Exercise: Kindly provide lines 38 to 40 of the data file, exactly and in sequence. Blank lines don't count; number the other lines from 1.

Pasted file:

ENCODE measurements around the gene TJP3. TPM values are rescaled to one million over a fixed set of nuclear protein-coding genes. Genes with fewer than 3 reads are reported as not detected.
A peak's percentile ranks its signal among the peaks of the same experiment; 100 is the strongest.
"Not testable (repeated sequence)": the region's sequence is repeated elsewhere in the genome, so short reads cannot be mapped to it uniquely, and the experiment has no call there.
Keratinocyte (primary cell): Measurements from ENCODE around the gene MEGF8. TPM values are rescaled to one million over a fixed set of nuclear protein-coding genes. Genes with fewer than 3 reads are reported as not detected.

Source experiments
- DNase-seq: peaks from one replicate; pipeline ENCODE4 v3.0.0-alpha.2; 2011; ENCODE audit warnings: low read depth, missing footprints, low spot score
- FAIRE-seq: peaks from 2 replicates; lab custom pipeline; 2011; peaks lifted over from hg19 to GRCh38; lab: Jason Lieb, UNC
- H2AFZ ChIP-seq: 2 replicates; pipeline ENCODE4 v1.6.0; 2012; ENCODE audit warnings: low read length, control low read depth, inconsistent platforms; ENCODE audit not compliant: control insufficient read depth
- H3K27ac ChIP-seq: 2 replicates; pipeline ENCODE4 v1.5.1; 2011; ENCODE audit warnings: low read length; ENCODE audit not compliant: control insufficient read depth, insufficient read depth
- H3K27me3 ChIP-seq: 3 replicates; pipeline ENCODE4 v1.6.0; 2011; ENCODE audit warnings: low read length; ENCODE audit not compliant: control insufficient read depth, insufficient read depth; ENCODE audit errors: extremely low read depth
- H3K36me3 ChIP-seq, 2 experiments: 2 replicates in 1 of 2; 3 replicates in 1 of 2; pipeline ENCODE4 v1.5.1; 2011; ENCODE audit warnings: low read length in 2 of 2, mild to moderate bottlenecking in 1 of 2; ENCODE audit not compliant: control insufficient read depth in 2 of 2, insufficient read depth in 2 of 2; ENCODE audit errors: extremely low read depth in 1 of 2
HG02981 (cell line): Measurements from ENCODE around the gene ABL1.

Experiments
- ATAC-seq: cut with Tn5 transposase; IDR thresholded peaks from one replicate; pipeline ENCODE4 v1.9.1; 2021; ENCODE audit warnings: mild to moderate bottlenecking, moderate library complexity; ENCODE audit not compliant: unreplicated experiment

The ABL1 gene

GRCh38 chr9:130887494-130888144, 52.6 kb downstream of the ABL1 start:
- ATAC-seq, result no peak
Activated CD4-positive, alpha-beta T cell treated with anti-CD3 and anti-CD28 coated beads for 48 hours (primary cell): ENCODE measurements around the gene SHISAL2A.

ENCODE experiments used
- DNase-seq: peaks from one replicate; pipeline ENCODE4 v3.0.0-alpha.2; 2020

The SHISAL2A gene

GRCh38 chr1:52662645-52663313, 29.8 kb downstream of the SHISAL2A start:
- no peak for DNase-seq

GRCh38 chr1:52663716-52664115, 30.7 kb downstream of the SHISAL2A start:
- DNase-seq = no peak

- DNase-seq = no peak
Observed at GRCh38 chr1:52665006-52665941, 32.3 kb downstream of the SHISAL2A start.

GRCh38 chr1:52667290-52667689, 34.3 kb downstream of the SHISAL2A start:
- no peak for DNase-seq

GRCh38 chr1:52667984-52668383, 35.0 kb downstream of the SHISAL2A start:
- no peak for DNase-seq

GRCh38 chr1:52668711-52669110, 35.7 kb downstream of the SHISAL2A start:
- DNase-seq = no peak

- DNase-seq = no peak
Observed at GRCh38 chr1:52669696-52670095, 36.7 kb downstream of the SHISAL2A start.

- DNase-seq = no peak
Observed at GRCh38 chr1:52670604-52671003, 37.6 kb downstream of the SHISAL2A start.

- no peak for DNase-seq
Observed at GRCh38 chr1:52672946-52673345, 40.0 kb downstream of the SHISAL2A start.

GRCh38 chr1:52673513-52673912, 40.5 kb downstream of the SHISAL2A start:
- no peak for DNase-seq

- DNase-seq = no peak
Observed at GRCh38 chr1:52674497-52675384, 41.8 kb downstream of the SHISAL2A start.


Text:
- no peak for DNase-seq
Observed at GRCh38 chr1:52672946-52673345, 40.0 kb downstream of the SHISAL2A start.

GRCh38 chr1:52673513-52673912, 40.5 kb downstream of the SHISAL2A start: